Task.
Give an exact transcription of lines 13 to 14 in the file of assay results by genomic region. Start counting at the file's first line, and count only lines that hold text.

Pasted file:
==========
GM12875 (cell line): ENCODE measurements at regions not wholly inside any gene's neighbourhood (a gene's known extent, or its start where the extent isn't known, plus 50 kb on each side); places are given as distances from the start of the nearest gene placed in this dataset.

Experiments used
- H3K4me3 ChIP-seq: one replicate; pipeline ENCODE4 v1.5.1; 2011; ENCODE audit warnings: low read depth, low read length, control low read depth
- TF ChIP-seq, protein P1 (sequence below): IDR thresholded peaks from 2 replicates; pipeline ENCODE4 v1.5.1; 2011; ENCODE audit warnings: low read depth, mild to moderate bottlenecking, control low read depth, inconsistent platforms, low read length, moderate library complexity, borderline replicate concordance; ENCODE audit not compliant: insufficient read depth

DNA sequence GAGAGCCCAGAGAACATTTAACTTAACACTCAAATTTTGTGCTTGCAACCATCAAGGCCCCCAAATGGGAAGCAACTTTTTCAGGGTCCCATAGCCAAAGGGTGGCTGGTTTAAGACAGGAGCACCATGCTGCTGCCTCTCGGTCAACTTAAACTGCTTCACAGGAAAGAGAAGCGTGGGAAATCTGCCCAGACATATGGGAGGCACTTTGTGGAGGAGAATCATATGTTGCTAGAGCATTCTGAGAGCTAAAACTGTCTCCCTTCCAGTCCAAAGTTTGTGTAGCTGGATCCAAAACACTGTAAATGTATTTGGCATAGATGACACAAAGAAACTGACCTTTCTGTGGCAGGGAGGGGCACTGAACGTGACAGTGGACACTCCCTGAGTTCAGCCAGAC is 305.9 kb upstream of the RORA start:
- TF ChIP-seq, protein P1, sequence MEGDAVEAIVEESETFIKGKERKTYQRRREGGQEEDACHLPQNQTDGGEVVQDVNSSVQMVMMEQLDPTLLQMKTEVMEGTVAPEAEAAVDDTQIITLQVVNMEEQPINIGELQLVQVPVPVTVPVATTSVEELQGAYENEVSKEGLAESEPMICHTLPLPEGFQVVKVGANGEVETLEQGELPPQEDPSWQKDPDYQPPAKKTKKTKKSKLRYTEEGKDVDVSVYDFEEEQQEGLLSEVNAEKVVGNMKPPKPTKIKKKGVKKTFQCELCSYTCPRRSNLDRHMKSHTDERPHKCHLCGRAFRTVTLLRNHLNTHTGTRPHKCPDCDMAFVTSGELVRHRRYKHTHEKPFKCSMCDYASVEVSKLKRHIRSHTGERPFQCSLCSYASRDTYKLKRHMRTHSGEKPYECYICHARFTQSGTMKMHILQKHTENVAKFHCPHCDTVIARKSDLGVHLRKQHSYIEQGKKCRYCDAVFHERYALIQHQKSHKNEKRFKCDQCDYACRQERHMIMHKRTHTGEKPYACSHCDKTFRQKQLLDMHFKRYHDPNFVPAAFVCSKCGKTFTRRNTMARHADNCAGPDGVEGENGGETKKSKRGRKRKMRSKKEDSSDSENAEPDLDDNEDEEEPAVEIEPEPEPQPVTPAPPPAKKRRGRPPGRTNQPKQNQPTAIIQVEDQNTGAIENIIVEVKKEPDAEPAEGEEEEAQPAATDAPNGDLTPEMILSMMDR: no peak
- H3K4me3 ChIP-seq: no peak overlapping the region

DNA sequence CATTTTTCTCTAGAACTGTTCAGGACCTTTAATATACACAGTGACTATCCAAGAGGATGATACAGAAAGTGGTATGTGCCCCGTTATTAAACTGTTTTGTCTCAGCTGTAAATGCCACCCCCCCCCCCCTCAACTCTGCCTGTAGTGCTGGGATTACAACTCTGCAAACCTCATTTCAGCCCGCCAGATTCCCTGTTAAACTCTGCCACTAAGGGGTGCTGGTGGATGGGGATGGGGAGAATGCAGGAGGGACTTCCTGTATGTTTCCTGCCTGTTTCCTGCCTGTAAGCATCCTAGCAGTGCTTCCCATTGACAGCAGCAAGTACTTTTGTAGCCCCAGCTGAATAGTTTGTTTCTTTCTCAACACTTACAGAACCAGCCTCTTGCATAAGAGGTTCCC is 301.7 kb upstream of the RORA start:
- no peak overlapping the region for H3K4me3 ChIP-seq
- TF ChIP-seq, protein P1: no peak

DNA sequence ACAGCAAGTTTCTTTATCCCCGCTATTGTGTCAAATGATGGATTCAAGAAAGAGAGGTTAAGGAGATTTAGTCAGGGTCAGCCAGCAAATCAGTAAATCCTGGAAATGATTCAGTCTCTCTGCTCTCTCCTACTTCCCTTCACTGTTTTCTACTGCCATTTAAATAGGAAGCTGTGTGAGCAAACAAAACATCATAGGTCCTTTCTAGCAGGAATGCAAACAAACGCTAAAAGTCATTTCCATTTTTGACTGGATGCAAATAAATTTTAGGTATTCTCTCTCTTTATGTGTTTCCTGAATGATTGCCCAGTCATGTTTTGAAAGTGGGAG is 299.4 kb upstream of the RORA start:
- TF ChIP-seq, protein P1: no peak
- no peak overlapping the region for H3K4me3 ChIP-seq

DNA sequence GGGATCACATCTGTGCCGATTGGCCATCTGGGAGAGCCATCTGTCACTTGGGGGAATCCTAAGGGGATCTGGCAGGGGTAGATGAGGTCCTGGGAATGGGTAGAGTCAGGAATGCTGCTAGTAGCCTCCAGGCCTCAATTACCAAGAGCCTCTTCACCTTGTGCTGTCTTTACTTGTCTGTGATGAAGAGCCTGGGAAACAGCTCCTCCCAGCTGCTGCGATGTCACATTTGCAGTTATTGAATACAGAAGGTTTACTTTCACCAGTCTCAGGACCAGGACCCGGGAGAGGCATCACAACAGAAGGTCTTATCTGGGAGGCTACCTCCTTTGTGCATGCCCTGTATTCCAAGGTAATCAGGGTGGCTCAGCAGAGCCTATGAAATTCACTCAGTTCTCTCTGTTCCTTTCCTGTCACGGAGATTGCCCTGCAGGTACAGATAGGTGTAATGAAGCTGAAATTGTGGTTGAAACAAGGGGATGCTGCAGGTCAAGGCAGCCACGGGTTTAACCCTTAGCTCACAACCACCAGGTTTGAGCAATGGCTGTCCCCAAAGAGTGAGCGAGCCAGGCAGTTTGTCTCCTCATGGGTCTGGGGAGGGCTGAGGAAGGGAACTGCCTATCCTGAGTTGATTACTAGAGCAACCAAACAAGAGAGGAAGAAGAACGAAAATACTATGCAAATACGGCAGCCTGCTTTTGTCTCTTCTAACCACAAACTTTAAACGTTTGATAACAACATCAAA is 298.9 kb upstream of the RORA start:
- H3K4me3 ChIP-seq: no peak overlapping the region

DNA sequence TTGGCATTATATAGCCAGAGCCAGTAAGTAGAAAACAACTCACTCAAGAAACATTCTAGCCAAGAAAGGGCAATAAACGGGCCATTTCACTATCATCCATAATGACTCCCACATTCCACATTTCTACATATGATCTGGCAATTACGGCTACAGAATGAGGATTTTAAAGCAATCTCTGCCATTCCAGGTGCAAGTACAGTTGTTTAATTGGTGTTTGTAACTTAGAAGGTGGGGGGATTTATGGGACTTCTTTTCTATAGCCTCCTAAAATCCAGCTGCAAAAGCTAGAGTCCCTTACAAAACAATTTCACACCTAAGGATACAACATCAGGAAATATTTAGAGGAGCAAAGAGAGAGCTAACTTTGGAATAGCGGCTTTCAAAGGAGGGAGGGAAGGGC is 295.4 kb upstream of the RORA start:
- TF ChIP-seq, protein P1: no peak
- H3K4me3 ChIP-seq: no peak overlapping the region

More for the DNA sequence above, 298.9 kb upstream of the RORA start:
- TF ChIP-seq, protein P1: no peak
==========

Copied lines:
- no peak overlapping the region for H3K4me3 ChIP-seq

DNA sequence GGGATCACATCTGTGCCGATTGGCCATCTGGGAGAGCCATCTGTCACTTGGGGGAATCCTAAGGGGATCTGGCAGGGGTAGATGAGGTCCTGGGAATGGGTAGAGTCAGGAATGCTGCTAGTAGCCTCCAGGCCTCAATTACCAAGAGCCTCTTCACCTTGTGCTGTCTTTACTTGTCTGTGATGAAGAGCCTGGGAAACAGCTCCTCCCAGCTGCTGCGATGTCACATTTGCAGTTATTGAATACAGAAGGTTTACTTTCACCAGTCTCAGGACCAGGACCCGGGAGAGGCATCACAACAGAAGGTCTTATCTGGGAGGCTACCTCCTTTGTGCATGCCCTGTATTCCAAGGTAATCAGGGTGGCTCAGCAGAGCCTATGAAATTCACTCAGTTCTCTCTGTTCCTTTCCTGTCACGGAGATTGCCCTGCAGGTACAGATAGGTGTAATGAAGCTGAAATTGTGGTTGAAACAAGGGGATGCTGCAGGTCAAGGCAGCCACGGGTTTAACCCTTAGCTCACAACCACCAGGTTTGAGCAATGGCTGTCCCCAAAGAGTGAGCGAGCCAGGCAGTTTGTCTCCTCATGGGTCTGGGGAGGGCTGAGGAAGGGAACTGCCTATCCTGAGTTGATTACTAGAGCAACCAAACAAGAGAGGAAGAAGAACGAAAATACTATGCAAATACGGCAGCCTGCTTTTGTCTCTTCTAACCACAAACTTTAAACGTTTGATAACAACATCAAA is 298.9 kb upstream of the RORA start: